Nawaat in English



The Nawaat team


16 July 2017

There are many obstacles in the establishment and management of new local authorities. Achieving decentralization and local democracy is not limited to parliamentary debates, creating new structures and drafting new laws. The region of Sidi Ali Ben Salem in Kairouan is witnessing a general uneasiness as it refuses to create the new municipality of Abida. Residents consider the plan to have been concocted unilaterally by the central government, who some claim did not take into account historical, technical and geographical considerations.


09 July 2017

Rappers Demi Portion, Ichon and the band 3ème Œil came from France to celebrate the World Music Day in Tunis and have shared the stage with their Tunisian counterparts, Vipa, Massi and Belhassen of the band Empire. Organized by the Tunisian collective Debo and the French Institute of Tunisia (IFT), the concert Erkiz Hip Hop, presented at the Bourguiba Avenue on June 21st, intends to reconcile the rap of both shores of the Mediterranean and gather a curious public at the crossroads of the hip-hop culture and mezoued. The first of its kind in Tunisia.


06 July 2017

Thursday, June 15, 2017, protesters demanding employment during the Haremna (We’ve grown old) sit-in in Meknassi, governorate of Sidi Bouzid, blocked the road to trucks carrying phosphate from Gafsa. The trucks had been mobilized to replace two trains that have been held up for the past two months in Meknassi. Sit-inners aim to put pressure on the government which has yet to follow through on its agreements with the town’s unemployed. Following confrontations between police and protesters over acts of civil disobedience in January 2017, Meknassi today lives a precarious peace as citizens continue to protest.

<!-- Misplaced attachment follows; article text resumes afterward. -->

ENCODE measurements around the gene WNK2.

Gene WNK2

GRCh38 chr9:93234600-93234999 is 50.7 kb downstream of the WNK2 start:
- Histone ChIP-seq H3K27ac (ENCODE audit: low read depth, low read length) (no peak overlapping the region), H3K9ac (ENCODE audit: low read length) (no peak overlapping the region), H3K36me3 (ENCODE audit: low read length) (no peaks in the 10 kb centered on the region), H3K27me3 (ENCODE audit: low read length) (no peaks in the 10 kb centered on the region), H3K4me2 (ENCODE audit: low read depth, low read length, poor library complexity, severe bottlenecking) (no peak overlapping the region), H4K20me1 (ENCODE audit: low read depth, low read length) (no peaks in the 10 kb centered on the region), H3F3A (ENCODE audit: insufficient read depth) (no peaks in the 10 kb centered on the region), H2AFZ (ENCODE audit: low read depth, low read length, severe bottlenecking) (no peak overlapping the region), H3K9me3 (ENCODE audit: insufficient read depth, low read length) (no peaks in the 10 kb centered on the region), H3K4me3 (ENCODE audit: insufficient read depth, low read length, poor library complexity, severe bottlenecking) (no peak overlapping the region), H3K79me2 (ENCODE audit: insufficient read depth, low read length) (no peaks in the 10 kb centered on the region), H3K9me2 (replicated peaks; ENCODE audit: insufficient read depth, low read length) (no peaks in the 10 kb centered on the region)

04 July 2017

« Keep quiet! » several men ordered a fellow sit-inner when she tried to speak up during a gathering. Such a scene is common in Menzel Bouzaiene, governorate Sidi Bouzid. For in spite of their capacity to mobilize, women are essentially excluded from public space and marginalized in social movements. Conscious of the double discrimination they face, 32 women decided to launch their own protest called « Manich Sekta », I will not keep quiet, to make their voices heard. In the summer’s blazing heat, they invited us to learn about their struggle for work, dignity, and social inclusion.